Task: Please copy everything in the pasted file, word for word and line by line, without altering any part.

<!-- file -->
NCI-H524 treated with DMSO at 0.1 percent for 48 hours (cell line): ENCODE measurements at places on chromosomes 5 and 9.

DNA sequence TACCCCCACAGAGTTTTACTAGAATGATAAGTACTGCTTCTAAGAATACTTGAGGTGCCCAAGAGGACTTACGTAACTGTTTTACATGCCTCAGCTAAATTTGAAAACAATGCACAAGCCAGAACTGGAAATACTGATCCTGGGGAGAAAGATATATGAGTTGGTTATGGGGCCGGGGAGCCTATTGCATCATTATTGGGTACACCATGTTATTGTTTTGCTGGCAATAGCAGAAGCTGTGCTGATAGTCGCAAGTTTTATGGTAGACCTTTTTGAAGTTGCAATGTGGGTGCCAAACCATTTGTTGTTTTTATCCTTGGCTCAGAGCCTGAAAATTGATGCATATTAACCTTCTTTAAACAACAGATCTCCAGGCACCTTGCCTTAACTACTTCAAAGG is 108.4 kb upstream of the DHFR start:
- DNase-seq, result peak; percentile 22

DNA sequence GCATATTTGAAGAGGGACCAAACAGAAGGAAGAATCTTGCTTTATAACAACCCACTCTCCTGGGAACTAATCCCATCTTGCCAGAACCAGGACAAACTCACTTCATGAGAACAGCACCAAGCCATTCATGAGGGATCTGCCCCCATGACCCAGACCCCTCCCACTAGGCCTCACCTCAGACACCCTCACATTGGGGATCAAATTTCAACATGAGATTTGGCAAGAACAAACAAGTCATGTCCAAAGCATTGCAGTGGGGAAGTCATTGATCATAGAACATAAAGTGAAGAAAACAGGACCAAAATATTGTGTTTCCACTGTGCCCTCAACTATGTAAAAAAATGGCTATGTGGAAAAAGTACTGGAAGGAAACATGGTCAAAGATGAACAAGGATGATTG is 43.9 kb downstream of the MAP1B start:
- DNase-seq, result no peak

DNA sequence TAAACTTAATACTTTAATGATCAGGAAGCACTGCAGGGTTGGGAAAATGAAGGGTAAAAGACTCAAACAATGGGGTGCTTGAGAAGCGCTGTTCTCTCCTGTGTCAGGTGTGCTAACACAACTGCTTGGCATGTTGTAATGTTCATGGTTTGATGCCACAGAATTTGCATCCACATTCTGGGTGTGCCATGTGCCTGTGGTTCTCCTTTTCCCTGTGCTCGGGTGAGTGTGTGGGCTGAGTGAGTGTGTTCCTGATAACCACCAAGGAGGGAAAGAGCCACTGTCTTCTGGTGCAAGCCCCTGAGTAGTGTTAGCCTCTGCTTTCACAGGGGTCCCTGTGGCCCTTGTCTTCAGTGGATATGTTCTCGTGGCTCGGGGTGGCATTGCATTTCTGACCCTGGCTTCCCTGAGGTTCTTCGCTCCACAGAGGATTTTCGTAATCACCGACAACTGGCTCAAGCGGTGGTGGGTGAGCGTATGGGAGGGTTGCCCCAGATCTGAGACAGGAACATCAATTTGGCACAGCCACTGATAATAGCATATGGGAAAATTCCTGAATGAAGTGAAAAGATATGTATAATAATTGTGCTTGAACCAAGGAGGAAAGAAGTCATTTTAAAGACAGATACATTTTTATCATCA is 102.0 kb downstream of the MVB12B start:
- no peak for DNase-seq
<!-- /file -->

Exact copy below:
NCI-H524 treated with DMSO at 0.1 percent for 48 hours (cell line): ENCODE measurements at places on chromosomes 5 and 9.

DNA sequence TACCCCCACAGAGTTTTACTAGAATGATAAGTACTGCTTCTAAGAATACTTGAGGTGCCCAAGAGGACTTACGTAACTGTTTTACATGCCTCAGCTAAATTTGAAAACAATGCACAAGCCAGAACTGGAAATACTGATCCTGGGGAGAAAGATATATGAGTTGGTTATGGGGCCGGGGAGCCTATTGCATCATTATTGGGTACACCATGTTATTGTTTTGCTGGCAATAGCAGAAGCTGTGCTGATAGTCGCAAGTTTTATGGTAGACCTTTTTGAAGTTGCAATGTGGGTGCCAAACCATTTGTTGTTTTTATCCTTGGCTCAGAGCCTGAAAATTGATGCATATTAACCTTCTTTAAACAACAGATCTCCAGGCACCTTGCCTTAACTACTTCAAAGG is 108.4 kb upstream of the DHFR start:
- DNase-seq, result peak; percentile 22

DNA sequence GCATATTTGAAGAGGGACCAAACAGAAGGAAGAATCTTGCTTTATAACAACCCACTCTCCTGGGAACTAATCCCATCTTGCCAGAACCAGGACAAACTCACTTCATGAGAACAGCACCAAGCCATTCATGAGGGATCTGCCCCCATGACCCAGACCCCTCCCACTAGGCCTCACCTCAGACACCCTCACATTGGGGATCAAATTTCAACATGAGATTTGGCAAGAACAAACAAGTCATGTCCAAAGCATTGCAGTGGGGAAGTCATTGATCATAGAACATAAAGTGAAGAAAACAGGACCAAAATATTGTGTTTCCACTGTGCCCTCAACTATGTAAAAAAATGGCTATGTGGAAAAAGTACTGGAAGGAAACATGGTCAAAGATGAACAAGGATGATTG is 43.9 kb downstream of the MAP1B start:
- DNase-seq, result no peak

DNA sequence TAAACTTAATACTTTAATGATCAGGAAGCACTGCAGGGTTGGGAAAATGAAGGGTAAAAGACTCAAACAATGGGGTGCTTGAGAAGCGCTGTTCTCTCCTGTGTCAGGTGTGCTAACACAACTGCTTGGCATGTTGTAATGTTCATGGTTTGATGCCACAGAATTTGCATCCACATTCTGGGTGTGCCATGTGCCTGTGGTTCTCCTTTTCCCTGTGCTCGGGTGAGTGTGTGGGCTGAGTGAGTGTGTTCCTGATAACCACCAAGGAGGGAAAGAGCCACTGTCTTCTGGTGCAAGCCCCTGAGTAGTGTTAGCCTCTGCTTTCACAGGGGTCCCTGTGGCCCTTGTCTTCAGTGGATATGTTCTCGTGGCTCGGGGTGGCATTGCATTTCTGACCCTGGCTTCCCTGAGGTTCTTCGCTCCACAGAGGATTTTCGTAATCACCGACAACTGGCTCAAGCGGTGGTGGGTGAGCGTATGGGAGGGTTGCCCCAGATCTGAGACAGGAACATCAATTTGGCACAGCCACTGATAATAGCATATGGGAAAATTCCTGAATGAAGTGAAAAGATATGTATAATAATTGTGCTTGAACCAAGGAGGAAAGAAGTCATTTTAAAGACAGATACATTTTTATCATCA is 102.0 kb downstream of the MVB12B start:
- no peak for DNase-seq